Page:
While the University of Memphis is celebrating its centennial, its Cecil C. Humphreys
School of Law is celebrating as well: the law school is marking its 50th anniversary.
|The U.S. Post Office/Customs House was a bustling center of business in the early
part of the 20th century; it is now home to the Humphreys School of Law.
“There was nothing here and we came up from that,” founding Dean R.D. Cox said in
describing how the school has evolved into one of the South’s top law schools.
Established in 1962, the idea for the school may have come as early as 1941 in the
form of an unlikely debate. Cecil C. Humphreys, a football coach at then-Memphis State
College, took on an articulate young lawyer named Lucius Burch at a public forum on
the question, “Are civil rights inviolate in times of emergency?” Humphreys cited
historical precedents where civil rights had been suspended during national emergencies.
Neither debater could have known that four months later, President Franklin D. Roosevelt
would issue a presidential order that led to the relocation of Japanese-Americans
on the West Coast to internment camps. The question remains a significant American
legal issue even today.
Humphreys was taking night courses at Southern Law University, but the attack on Pearl
Harbor ended his studies. When he became president of Memphis State University in
1960, the visionary knew that a fully accredited law school would be a major community
There were two unaccredited law schools already offering night courses in Memphis,
but the schools agreed to close their doors and send their students to then-MSU if
it created a law school that offered both day and evening classes. After hard-fought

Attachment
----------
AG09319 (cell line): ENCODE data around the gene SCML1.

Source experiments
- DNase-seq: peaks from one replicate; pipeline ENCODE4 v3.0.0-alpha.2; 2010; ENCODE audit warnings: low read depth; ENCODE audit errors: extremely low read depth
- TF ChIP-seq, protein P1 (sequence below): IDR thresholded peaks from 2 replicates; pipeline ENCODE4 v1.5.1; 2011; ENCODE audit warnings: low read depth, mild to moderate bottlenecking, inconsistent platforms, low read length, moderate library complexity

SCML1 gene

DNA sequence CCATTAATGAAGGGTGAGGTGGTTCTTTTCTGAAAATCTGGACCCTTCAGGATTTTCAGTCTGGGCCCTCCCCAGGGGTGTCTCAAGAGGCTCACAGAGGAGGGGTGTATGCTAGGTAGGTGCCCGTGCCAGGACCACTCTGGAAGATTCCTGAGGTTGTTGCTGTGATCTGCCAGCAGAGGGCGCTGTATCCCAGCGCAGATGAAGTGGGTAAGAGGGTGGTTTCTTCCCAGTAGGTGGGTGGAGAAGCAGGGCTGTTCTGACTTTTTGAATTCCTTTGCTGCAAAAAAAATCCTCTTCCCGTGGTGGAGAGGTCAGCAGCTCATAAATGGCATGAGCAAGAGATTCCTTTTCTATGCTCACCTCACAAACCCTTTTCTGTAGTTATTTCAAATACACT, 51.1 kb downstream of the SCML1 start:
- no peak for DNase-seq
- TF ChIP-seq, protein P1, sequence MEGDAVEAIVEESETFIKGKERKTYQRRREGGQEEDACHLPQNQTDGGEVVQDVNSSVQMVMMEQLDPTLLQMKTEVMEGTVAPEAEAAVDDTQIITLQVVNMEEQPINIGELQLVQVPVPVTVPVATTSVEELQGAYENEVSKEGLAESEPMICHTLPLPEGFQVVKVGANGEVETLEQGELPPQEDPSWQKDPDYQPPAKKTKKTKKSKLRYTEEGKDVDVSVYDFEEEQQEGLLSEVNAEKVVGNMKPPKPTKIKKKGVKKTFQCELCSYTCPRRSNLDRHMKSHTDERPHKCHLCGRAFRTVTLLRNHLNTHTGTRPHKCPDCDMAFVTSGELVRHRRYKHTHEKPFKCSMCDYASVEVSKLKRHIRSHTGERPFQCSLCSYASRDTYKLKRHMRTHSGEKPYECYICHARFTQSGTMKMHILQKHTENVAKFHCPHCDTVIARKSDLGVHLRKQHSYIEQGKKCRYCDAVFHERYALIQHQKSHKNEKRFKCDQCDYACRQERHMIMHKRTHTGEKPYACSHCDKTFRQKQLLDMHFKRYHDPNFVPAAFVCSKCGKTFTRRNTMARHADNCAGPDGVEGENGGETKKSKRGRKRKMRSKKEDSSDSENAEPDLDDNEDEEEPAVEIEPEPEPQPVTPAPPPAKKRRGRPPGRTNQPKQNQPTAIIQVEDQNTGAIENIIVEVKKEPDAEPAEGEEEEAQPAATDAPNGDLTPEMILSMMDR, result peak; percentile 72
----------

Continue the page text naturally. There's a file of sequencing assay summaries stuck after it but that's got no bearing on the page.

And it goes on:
negotiations, and opposition from the University of Tennessee and its supporters in
Nashville, the State Board of Education voted to authorize the establishment of a
law school at Memphis.
In September 1962, the new Memphis State University Law School opened its doors to
more than 140 students who attended classes in Johnson Hall. The school received accreditation
by the American Bar Association in 1965, and the following year moved into a new building
on Central Avenue.
The building would remain its home for more than four decades, but in January 2010,
the law school moved into the former U.S. Post Office/Customs House in downtown Memphis.
The stately building offers an unrivaled learning environment. Much of its “classical
revival” architectural character remains, including original brass window cages and
Situated in the center of the city’s legal, governmental and business communities,
the world-class facility provides students a prime location for interacting with judges,
attorneys and business leaders.
Graduates who take the Tennessee Bar Exam for the first time consistently have passage
rates of more than 90 percent, well above the state average. Some classes have scored
a perfect pass rate. National publications have ranked the program a “best value”
law school and in the top 10 for “Best Quality of Life.”
The law school has more than 5,000 alumni working in all facets of the legal profession,
including more than 50 judges in the state of Tennessee.
What does the future hold?
Dean Kevin Smith said the school will continue to provide a rigorous yet affordable
legal education that has allowed students to move into law firms and serve on the
bench throughout the nation.
“We will also continue to build meaningful partnerships with the business community
and we’ll be expanding our externship and clinical offerings,” he said.
— by Gabrielle Maxey